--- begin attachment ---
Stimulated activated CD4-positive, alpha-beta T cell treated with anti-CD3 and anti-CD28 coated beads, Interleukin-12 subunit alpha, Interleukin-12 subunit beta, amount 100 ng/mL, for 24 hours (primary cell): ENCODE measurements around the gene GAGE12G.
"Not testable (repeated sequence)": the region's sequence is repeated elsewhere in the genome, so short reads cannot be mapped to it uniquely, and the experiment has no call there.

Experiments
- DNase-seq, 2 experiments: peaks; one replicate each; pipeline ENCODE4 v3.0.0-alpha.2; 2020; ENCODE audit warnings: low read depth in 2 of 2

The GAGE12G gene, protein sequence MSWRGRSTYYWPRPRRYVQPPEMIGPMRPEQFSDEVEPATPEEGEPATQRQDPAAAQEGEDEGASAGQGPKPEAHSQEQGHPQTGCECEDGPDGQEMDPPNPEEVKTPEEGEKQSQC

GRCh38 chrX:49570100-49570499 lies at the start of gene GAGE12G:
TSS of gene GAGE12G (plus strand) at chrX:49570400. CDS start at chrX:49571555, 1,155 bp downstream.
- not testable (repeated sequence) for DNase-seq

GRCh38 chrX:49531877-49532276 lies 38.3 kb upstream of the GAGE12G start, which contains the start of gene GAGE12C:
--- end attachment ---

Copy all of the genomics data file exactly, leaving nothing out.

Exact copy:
Stimulated activated CD4-positive, alpha-beta T cell treated with anti-CD3 and anti-CD28 coated beads, Interleukin-12 subunit alpha, Interleukin-12 subunit beta, amount 100 ng/mL, for 24 hours (primary cell): ENCODE measurements around the gene GAGE12G.
"Not testable (repeated sequence)": the region's sequence is repeated elsewhere in the genome, so short reads cannot be mapped to it uniquely, and the experiment has no call there.

Experiments
- DNase-seq, 2 experiments: peaks; one replicate each; pipeline ENCODE4 v3.0.0-alpha.2; 2020; ENCODE audit warnings: low read depth in 2 of 2

The GAGE12G gene, protein sequence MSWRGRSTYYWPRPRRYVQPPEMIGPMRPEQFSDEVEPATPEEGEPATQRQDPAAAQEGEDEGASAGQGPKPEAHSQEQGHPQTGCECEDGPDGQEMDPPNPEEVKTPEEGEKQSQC

GRCh38 chrX:49570100-49570499 lies at the start of gene GAGE12G:
TSS of gene GAGE12G (plus strand) at chrX:49570400. CDS start at chrX:49571555, 1,155 bp downstream.
- not testable (repeated sequence) for DNase-seq

GRCh38 chrX:49531877-49532276 lies 38.3 kb upstream of the GAGE12G start, which contains the start of gene GAGE12C: